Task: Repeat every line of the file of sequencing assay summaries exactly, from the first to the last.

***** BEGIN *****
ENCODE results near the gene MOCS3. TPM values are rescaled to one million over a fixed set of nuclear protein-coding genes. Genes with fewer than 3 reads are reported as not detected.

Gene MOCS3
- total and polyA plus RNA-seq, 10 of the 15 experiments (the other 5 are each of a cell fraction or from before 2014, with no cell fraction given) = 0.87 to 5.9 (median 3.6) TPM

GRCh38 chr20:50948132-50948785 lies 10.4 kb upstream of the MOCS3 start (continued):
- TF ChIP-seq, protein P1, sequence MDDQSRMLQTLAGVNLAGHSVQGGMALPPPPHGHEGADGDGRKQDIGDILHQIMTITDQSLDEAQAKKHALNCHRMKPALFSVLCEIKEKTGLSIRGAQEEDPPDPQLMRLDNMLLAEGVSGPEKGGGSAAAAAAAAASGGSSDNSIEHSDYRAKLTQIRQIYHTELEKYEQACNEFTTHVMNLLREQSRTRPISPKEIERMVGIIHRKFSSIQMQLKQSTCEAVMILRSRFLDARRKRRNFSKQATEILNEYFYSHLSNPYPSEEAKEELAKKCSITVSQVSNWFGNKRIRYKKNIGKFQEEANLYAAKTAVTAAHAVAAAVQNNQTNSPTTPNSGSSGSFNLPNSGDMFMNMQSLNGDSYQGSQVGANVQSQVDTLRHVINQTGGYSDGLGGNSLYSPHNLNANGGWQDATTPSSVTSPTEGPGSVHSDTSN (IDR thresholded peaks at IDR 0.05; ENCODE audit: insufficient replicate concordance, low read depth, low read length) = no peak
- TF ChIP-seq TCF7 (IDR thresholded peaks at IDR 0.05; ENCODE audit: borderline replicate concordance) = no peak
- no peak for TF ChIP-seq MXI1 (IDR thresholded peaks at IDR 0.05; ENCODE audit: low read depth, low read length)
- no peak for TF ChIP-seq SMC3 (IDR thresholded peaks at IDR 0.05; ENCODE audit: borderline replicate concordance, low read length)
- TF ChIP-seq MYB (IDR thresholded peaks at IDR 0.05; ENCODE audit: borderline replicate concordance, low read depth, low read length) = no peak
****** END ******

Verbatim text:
ENCODE results near the gene MOCS3. TPM values are rescaled to one million over a fixed set of nuclear protein-coding genes. Genes with fewer than 3 reads are reported as not detected.

Gene MOCS3
- total and polyA plus RNA-seq, 10 of the 15 experiments (the other 5 are each of a cell fraction or from before 2014, with no cell fraction given) = 0.87 to 5.9 (median 3.6) TPM

GRCh38 chr20:50948132-50948785 lies 10.4 kb upstream of the MOCS3 start (continued):
- TF ChIP-seq, protein P1, sequence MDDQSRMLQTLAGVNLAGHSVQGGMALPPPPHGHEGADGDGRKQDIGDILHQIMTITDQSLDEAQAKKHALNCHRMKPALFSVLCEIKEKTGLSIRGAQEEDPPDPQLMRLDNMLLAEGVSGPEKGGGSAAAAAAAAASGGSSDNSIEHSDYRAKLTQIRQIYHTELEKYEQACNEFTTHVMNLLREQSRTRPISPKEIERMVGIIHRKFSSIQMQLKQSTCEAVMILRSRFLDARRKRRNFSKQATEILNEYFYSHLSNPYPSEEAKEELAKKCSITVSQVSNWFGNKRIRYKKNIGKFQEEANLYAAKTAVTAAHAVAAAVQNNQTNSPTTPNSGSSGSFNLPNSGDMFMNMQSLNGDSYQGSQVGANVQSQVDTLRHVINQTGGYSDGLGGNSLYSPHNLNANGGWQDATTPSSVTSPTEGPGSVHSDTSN (IDR thresholded peaks at IDR 0.05; ENCODE audit: insufficient replicate concordance, low read depth, low read length) = no peak
- TF ChIP-seq TCF7 (IDR thresholded peaks at IDR 0.05; ENCODE audit: borderline replicate concordance) = no peak
- no peak for TF ChIP-seq MXI1 (IDR thresholded peaks at IDR 0.05; ENCODE audit: low read depth, low read length)
- no peak for TF ChIP-seq SMC3 (IDR thresholded peaks at IDR 0.05; ENCODE audit: borderline replicate concordance, low read length)
- TF ChIP-seq MYB (IDR thresholded peaks at IDR 0.05; ENCODE audit: borderline replicate concordance, low read depth, low read length) = no peak